India seeks to implement additional 18% tax on foreign crypto exchanges
The Indian government could require foreign crypto exchanges to pay an additional 18% tax on transactions with Indian citizens.
According to a Economic Times report, the Indian government is considering the idea of adding additional tax requirements to all foreign crypto exchanges operating in the country. The Department of Indirect Taxes examines whether, under current law, stock exchanges are required to pay the Goods and Services Tax (GST).
If the authorities believe that the exchanges provide certain data services that fall under their jurisdiction, the 18% tax will come into effect for these operations. As long as local cryptocurrency exchanges come on, the 18% tax is already built into the trading fees that are paid by clients.
The stock exchanges then pay the GST to the government as part of their annual tax payments. This is similar to how brokerage houses charge for trading on the stock exchange, even up to the 18% tax rate. On a related note, officials have also considered charging 2% on transactions with foreign crypto exchanges.
India is leveling the playing field
India said the proposed tax would be rolled out to “level the playing field” between local and foreign investors. This means that some crypto users in India pay more tax than others and officials want to level things up. If they can pocket a few extra dollars in the process, so be it. While foreign exchanges currently avoiding these taxes, the Indian government has a plan to bring them back under the jurisdiction of their tax bubble.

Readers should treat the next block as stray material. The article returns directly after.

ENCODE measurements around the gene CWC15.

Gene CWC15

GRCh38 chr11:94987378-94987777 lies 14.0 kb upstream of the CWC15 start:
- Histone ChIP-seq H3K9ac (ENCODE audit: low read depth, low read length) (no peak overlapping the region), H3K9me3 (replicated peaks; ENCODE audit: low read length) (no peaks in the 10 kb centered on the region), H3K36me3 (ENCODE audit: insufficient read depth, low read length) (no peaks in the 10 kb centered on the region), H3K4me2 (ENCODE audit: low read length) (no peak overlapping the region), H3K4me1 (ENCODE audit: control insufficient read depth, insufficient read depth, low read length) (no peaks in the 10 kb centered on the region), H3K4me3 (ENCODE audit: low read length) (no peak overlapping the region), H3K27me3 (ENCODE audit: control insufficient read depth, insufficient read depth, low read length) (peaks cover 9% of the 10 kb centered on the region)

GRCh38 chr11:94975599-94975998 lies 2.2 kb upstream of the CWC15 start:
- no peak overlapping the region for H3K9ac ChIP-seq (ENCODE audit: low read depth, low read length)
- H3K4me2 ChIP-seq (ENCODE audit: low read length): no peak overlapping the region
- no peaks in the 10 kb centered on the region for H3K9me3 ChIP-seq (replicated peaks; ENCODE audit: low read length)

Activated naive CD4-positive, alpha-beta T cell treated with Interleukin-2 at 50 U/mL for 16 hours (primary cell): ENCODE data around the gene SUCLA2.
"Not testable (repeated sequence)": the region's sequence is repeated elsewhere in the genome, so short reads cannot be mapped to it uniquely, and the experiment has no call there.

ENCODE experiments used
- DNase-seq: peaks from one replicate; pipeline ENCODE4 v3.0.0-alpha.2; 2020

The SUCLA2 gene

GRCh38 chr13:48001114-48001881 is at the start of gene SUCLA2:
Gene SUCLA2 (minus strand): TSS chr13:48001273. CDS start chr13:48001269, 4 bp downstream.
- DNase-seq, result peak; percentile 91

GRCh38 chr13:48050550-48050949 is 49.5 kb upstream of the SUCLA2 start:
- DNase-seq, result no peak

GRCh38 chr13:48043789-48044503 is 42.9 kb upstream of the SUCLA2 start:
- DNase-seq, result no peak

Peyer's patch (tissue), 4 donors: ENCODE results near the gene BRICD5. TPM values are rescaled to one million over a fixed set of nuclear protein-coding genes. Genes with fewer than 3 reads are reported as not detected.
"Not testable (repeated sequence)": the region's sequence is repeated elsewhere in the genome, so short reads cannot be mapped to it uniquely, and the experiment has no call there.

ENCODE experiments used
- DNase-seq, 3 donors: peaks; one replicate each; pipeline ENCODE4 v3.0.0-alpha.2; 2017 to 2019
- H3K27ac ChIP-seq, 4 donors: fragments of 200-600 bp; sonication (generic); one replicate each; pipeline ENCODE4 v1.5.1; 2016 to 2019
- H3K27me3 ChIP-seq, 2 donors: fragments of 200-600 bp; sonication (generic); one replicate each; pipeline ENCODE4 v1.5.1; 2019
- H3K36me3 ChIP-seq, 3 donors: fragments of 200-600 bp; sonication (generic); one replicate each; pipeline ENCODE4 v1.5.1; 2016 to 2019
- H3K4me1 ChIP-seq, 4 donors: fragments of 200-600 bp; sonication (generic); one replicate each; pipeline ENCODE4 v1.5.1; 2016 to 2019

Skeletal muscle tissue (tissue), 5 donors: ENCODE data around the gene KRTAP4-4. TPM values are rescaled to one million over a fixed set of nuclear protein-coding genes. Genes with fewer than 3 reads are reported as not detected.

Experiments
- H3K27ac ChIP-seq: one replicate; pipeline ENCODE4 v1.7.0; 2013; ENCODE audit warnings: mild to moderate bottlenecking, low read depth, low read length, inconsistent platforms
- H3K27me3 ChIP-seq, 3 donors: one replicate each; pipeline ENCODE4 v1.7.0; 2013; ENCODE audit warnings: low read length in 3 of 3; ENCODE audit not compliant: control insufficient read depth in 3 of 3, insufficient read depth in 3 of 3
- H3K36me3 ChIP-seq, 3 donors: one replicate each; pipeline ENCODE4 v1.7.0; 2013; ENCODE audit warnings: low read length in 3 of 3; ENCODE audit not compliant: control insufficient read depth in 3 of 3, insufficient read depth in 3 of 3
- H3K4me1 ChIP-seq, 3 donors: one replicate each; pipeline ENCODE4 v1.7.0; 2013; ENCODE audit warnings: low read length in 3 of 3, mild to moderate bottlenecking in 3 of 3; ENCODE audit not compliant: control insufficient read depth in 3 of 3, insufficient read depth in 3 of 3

Official plans to reclassify foreign crypto exchanges as Online Information Database (OIDAR) valuation and recovery services. OIDAR Services are digital or data services provided to Indian citizens or residents living in India. Indian law states that any such service should be taxed whether or not there is a physical exchange. Therefore, providers of such services outside the reach of Indian tax laws may still be required to pay GST.
According to government literature“Foreign providers of these services would receive an unfair tax advantage if the services they provide were excluded from the tax net. The statement went on to say that the only condition for the law to come into force is that the consumer is in India.